2018 Volume 36 Issue 4 Pages 230-237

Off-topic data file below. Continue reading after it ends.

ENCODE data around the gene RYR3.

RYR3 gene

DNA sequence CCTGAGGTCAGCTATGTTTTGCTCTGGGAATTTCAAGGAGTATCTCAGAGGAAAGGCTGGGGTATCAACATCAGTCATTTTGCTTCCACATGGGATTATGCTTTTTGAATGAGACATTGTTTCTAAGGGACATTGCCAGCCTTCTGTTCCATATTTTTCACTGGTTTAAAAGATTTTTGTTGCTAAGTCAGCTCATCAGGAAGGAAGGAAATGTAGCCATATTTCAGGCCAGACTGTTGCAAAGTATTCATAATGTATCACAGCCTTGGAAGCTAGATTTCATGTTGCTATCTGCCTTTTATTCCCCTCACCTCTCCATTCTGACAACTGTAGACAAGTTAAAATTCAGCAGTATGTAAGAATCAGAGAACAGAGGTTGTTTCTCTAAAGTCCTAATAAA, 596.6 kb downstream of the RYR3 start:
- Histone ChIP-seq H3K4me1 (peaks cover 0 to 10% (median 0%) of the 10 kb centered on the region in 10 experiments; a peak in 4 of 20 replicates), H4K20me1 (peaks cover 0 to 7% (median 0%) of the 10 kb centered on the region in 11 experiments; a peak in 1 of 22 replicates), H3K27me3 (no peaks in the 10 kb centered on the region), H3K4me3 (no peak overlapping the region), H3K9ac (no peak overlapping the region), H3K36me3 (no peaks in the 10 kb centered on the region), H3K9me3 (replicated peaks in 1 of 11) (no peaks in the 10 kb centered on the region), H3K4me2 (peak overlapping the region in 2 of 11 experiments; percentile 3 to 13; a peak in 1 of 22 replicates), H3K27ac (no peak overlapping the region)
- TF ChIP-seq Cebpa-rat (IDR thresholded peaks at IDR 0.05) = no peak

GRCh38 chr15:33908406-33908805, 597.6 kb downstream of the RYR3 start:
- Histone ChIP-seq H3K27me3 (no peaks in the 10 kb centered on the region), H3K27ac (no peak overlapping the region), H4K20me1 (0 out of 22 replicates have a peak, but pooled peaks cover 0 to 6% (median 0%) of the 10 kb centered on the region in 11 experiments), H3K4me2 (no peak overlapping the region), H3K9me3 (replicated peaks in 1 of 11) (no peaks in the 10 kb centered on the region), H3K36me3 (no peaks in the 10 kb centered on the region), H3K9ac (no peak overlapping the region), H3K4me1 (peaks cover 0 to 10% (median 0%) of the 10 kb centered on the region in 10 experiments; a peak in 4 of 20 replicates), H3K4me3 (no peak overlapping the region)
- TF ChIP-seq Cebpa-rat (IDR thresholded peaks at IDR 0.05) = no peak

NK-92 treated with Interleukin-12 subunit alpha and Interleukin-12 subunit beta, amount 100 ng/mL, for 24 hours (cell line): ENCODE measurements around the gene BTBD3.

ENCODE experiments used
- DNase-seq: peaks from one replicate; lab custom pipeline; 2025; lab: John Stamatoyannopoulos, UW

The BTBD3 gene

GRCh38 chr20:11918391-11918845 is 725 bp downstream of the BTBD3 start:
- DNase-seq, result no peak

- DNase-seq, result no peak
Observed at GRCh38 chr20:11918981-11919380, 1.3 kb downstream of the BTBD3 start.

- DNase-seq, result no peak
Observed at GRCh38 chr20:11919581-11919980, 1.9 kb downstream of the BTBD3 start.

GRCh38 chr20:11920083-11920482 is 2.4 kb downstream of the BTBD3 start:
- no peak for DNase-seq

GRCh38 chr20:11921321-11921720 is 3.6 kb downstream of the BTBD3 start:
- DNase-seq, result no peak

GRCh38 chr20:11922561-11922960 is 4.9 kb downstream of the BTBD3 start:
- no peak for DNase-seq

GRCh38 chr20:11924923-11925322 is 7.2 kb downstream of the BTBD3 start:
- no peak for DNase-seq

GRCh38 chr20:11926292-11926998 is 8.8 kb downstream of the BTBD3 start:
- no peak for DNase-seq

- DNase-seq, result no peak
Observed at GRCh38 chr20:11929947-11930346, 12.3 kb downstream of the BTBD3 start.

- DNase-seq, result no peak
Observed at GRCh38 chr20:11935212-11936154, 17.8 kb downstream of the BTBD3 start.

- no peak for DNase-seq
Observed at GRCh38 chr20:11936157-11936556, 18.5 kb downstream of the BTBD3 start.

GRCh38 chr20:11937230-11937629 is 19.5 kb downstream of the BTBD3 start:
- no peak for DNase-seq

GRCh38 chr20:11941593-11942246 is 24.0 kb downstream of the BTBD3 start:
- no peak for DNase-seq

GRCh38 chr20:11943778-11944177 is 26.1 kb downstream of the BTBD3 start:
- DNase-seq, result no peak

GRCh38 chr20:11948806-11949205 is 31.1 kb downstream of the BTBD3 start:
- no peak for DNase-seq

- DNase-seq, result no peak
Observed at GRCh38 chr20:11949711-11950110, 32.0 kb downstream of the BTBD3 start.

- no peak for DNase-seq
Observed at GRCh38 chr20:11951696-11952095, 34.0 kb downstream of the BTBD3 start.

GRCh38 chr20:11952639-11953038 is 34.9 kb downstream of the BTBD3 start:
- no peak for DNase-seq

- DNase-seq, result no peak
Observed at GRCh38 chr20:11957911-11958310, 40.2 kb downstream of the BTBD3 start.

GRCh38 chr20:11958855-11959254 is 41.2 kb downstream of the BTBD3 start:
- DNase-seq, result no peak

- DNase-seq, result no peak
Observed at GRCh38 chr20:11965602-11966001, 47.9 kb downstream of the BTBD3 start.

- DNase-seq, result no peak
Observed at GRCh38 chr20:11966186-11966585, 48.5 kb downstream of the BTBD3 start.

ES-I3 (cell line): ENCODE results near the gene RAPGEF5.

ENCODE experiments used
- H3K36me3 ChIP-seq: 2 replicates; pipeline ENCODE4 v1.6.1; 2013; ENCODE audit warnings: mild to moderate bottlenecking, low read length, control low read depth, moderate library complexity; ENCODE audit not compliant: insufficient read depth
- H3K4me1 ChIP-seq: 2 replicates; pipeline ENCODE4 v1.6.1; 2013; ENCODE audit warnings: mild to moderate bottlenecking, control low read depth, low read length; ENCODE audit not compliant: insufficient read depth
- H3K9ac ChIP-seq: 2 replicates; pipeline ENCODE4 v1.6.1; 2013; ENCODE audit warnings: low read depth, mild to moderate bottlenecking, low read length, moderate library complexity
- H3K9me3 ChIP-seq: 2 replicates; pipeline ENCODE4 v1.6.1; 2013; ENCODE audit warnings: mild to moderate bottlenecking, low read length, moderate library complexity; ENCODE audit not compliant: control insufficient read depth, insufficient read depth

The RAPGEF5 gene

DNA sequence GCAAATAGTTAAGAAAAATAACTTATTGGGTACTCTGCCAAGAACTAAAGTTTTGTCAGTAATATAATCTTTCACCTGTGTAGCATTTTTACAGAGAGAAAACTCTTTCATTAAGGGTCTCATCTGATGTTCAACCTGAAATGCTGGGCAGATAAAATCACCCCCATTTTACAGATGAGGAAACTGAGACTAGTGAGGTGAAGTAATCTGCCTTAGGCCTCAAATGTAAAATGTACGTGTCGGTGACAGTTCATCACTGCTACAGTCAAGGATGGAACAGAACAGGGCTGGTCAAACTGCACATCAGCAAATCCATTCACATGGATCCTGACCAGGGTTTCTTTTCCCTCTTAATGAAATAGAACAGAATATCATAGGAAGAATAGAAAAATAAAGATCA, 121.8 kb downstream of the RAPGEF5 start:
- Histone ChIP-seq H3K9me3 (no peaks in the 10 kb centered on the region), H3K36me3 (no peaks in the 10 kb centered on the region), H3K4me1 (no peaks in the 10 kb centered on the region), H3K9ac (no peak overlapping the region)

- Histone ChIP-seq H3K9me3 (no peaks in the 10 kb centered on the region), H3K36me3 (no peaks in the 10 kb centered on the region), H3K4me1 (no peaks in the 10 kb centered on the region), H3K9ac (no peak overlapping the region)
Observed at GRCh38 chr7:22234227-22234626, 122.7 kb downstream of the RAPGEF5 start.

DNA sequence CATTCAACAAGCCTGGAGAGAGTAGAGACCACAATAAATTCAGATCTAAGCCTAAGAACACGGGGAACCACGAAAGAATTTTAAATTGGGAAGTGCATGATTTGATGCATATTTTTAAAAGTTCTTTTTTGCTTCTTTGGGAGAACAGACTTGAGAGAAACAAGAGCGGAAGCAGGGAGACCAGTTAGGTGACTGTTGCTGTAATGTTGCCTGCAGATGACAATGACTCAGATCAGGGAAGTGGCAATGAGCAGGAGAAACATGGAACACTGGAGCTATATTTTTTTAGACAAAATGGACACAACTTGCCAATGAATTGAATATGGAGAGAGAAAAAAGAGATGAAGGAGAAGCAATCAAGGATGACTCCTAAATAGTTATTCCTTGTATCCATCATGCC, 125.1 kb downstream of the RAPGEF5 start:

Zinc induced cracking (ZIC) occurs under excess tensile stress even in steels suitable for hot-dip galvanizing kettles. In this study, it was examined how the excess stress affects microstructure of the base metals and heat-affected zones (HAZs), that relates to molten zinc diffusion along the grain boundary leading to ZIC. Two kinds of steels, exhibiting two-phase (ferrite and perlite) structure (Steel A) and ferrite structure (Steel B), were selected. Tensile tests were conducted with a V-shaped notch, at which a piece of zinc wire adhered, in air at 450°C and 500°C. They failed with sudden drop in flow stress at their ultimate tensile strength (i.e. excess tensile stress). The local tensile strain at the failure point was estimated based on the aspect ratio change of grains beneath the V-shaped notch before and after the tests. The Steel A specimens with the base metal and HAZ composed of ultrafine bainitic structure failed without exhibiting ZIC at similar local tensile strain at 450°C, while the specimen with HAZ composed of bainitic structure exhibited ZIC. The two-phase structure seems to be strong enough, while the ultrafine bainitic structure prevented zinc diffusion along its grain boundary maybe with carbon and/or carbon precipitates. The Steel B specimens with the base metal and HAZs exhibited ZIC and the critical strain decreased with decreasing the grain size at 450°C. The intermetallic compound layer (IMCL) formed between steels and molten zinc at 500°C was thicker than at 450°C, and thus ZIC was hardly observed in similar tests at 450°C with holding time of 20 mins before starting the test. Thus, the tests were immediately started upon reaching 500°C. Consequently, the ZIC at 500°C was divided into three groups: no ZIC in microstructure with high strength and ZIC dependent and independent on existence of IMCL.